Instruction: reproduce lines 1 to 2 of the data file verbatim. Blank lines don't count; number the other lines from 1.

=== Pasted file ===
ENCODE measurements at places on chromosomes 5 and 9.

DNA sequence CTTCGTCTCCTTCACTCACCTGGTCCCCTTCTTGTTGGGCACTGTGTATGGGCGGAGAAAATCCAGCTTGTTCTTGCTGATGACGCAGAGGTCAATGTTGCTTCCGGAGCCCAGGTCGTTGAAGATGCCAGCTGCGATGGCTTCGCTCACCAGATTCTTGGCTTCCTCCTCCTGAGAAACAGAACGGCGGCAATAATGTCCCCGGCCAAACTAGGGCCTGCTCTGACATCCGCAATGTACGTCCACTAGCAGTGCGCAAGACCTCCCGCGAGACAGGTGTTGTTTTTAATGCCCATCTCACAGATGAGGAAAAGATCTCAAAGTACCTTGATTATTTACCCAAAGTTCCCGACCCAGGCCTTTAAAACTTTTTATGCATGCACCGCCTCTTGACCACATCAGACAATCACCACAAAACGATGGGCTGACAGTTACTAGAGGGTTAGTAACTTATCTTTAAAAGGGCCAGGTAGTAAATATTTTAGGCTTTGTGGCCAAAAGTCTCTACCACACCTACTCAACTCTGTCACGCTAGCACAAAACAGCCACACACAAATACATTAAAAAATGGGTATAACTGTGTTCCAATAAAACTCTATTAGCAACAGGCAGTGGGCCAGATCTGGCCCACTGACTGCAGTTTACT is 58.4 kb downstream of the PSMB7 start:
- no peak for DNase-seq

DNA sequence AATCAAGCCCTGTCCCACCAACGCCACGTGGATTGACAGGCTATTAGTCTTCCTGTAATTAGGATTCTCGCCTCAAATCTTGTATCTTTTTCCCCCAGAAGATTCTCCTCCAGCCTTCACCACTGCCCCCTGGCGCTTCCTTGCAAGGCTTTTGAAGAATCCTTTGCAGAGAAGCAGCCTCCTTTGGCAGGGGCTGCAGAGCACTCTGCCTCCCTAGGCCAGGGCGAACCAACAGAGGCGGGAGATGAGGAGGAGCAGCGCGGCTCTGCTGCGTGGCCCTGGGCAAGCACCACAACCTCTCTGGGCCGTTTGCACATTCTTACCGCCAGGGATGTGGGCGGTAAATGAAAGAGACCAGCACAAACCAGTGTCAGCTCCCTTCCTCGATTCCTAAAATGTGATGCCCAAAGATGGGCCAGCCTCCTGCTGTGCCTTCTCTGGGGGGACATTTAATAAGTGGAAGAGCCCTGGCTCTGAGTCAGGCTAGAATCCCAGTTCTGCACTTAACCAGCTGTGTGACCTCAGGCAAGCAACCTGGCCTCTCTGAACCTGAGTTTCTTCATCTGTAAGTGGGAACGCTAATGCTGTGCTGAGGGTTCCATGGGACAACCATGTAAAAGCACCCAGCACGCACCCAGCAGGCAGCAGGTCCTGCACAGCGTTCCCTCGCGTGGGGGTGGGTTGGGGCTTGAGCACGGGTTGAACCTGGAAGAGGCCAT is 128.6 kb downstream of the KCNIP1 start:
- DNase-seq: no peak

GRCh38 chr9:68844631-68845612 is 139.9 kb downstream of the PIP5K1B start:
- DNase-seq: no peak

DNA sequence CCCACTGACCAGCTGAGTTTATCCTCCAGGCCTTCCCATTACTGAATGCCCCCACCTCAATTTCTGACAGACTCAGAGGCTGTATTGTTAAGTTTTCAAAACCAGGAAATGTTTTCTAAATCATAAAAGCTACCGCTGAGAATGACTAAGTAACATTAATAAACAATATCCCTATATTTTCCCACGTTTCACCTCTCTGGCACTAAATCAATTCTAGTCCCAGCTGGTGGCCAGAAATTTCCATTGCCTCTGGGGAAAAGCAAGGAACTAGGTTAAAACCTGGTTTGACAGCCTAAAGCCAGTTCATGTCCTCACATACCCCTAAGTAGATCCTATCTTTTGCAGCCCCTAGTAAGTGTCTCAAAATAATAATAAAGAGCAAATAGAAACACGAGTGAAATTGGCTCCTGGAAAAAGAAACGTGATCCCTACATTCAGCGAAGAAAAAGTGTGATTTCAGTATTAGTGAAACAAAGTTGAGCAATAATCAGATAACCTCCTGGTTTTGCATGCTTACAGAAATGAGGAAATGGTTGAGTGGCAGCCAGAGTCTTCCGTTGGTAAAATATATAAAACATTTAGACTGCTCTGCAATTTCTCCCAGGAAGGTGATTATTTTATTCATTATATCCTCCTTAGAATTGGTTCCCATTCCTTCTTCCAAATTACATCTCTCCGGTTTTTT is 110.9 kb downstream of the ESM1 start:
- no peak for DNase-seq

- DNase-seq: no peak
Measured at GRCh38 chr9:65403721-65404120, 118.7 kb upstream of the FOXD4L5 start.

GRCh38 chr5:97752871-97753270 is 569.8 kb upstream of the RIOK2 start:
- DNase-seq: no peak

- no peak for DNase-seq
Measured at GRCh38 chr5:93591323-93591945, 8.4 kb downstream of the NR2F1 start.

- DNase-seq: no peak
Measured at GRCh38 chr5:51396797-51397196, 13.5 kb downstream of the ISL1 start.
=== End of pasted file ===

ENCODE measurements at places on chromosomes 5 and 9.

DNA sequence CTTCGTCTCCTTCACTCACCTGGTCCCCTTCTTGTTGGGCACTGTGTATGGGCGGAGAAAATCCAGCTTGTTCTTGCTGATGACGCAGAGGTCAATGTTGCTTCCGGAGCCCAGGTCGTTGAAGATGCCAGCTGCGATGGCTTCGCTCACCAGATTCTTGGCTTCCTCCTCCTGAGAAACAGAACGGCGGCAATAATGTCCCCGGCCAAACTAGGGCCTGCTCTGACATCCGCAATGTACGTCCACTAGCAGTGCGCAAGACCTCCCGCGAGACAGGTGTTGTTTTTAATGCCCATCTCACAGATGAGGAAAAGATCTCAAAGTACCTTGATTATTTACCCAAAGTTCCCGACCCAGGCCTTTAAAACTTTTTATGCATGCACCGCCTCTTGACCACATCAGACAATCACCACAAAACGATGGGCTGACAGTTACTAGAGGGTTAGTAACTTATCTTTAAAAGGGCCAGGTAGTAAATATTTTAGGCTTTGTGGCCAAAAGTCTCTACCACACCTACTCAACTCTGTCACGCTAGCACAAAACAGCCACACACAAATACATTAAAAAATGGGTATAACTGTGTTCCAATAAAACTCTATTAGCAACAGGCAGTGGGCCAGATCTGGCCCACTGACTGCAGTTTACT is 58.4 kb downstream of the PSMB7 start: